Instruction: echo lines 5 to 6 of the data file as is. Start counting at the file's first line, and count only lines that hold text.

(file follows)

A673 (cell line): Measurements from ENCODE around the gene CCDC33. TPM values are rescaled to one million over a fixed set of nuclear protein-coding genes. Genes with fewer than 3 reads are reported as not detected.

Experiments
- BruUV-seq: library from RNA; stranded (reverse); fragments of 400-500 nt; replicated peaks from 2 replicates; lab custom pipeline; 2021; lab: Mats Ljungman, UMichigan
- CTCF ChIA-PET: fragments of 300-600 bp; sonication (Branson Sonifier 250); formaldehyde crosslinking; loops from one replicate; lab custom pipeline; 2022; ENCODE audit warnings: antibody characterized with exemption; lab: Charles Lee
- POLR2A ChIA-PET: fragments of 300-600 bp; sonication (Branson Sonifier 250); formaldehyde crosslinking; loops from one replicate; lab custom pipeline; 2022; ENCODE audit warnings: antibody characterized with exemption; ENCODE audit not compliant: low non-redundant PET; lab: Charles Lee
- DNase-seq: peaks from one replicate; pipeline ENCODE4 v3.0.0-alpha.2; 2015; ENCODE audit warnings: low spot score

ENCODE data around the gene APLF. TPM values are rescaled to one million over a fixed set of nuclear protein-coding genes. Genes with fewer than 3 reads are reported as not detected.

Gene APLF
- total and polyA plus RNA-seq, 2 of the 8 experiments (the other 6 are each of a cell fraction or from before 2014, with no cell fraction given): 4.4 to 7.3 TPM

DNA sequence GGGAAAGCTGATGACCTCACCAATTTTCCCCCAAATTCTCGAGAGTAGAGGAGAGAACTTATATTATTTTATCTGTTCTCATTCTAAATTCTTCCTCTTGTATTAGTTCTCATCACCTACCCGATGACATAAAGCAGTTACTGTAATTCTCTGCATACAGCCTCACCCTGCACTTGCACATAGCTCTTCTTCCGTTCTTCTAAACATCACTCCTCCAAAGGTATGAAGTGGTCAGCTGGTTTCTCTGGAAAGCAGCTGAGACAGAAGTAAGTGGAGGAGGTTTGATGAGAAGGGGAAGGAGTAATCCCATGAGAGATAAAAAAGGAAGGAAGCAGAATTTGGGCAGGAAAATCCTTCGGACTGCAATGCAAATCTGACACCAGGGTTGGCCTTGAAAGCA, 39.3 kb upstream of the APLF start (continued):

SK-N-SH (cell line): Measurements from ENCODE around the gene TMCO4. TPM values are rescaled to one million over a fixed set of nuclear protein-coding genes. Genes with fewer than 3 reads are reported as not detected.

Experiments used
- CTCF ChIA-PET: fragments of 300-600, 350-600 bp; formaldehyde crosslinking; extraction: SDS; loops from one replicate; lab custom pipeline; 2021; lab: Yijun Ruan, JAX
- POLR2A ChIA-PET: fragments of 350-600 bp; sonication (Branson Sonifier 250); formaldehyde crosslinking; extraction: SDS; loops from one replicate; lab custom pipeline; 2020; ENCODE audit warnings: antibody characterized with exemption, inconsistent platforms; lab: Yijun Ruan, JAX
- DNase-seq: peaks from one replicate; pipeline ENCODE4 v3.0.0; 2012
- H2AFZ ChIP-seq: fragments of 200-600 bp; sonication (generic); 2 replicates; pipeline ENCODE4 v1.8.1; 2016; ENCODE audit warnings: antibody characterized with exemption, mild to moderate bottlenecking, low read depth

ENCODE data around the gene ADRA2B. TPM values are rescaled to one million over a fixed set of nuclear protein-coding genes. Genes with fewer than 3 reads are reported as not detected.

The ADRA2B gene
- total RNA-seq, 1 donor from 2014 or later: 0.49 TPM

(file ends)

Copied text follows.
- POLR2A ChIA-PET: fragments of 300-600 bp; sonication (Branson Sonifier 250); formaldehyde crosslinking; loops from one replicate; lab custom pipeline; 2022; ENCODE audit warnings: antibody characterized with exemption; ENCODE audit not compliant: low non-redundant PET; lab: Charles Lee
- DNase-seq: peaks from one replicate; pipeline ENCODE4 v3.0.0-alpha.2; 2015; ENCODE audit warnings: low spot score